I had just recently started my internship and started to get to know my fellow interns a bit more. We started to share various social medias that we could be found on. This was nothing but a veiled attempt to “network” with people we could one day ask for a referral in case they make it into a FAANG. While this was all happening, we also started to take a look at everyone’s websites. Having a domain and a website is dirtcheap these days and everyone should have one. Nothing cooler than owning your very own piece of land on the internet. However, small it may be.
Getting back to our websites, there was one thing that I and many other interns found in common about our wesbites; they were nothing more than glorified portfolios for recruiters to gawk at and we all went to great lengths to make them gawk. CSS Transitions, expansive panoramas of landscapes, and Fontawesome icons lathered across the DOM but performance and bundle-size be damned. It was quite a sight (ha!) to see as website after website I saw variations of the same type of template. And let’s be clear, mine was no better. If anything, it was the worst offender. There were, peppered within a sea of these bloated portfolios some that were so incredibly minimal and lightweight (and they didn’t implode when you disabled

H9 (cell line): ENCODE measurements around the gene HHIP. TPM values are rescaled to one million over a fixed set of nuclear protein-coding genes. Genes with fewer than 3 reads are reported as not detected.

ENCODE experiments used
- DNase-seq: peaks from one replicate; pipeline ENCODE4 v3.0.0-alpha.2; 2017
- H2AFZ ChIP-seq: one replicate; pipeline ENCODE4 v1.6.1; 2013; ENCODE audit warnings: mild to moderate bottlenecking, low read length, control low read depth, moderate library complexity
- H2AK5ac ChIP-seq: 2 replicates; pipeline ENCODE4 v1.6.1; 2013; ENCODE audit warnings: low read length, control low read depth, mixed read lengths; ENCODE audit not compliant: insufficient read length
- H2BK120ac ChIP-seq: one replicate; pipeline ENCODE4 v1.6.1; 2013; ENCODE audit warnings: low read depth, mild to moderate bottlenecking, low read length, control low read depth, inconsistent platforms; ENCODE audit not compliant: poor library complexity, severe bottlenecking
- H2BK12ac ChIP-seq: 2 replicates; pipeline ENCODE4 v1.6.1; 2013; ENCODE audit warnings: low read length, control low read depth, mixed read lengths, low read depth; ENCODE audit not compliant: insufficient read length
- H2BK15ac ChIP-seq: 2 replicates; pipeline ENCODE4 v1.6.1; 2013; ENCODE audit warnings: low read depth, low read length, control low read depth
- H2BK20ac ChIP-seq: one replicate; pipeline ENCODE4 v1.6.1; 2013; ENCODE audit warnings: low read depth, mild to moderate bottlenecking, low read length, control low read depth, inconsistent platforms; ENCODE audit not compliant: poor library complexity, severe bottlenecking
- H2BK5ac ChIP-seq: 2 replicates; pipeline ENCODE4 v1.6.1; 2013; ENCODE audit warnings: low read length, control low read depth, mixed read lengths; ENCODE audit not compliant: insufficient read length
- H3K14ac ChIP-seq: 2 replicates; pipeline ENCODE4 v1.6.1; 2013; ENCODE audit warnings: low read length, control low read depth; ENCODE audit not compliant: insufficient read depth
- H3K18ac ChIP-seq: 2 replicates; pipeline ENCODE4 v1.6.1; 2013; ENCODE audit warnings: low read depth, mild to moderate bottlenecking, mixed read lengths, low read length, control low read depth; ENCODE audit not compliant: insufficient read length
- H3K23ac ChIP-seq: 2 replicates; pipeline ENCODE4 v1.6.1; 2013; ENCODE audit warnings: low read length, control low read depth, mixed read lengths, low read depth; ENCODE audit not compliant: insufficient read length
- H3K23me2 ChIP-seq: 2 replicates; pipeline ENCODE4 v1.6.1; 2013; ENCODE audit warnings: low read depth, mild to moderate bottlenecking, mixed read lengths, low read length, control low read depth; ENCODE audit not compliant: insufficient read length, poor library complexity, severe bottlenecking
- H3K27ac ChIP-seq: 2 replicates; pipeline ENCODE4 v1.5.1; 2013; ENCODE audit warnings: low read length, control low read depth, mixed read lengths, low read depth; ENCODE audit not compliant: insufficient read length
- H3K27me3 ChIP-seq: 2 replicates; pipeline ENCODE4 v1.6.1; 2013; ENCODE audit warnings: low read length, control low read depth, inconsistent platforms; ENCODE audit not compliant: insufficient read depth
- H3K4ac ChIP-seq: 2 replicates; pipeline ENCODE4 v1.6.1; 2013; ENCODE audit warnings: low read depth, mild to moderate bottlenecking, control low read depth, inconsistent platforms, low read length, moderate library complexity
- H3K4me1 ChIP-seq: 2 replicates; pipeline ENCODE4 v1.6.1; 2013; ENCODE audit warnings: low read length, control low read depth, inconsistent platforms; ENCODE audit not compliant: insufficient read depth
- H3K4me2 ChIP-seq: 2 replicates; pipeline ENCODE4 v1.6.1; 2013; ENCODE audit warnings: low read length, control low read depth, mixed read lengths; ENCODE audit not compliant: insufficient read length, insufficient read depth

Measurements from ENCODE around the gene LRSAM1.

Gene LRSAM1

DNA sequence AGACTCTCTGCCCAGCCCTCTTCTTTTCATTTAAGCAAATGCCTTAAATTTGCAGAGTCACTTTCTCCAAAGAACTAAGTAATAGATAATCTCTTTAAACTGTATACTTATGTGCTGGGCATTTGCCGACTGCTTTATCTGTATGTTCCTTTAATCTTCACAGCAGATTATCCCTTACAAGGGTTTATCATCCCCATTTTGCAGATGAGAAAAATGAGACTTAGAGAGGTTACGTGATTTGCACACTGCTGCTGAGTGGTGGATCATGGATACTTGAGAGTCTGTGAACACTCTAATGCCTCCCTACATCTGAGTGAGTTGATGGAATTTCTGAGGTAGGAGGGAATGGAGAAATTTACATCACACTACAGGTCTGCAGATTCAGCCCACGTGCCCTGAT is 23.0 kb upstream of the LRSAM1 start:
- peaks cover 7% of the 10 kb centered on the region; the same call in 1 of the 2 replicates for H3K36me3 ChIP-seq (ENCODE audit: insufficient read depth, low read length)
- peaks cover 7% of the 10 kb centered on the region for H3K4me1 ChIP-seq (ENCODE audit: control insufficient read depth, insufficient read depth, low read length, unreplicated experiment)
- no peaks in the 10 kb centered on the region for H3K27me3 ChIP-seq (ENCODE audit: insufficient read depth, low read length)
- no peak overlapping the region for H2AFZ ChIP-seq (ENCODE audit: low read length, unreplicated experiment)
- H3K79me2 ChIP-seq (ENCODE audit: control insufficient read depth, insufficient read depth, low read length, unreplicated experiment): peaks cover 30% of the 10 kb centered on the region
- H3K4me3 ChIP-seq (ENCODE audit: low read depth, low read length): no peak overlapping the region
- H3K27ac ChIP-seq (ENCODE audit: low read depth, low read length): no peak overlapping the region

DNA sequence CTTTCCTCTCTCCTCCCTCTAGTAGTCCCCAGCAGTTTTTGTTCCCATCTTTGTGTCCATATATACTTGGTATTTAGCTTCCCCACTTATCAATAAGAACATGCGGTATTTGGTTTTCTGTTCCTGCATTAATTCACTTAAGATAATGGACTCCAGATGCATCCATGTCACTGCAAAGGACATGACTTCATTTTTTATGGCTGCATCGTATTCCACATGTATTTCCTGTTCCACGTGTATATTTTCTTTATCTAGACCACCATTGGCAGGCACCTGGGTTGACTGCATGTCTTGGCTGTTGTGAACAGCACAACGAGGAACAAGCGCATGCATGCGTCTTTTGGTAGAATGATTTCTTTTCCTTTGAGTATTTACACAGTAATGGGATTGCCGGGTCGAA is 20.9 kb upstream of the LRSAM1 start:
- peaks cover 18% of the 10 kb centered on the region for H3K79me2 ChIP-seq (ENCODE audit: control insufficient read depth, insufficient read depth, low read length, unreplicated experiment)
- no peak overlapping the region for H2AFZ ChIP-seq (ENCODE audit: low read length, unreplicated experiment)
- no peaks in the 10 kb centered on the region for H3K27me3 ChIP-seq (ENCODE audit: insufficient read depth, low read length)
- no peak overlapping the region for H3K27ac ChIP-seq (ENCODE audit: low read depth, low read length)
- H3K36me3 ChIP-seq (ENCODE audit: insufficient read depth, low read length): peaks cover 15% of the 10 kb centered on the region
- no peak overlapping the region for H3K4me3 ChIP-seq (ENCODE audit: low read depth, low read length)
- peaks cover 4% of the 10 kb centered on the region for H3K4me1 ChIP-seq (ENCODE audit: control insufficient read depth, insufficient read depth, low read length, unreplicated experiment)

As a response to this gross display of everything that is wrong with modern web development someone replied with just this:
html/css. I remember in one of our weekly calls Uncle Raju mentioned the Jamstack which sounded really interesting. I immediately started to look into it more and currently I am in the process of rewriting my entire website using
Hopefully I’ll have something to show for it next week, but this was definitely a wake up call for me and I hope to learn from it to make something that is a lot leaner with respect for my user’s resource. Something that I didn’t think about earlier.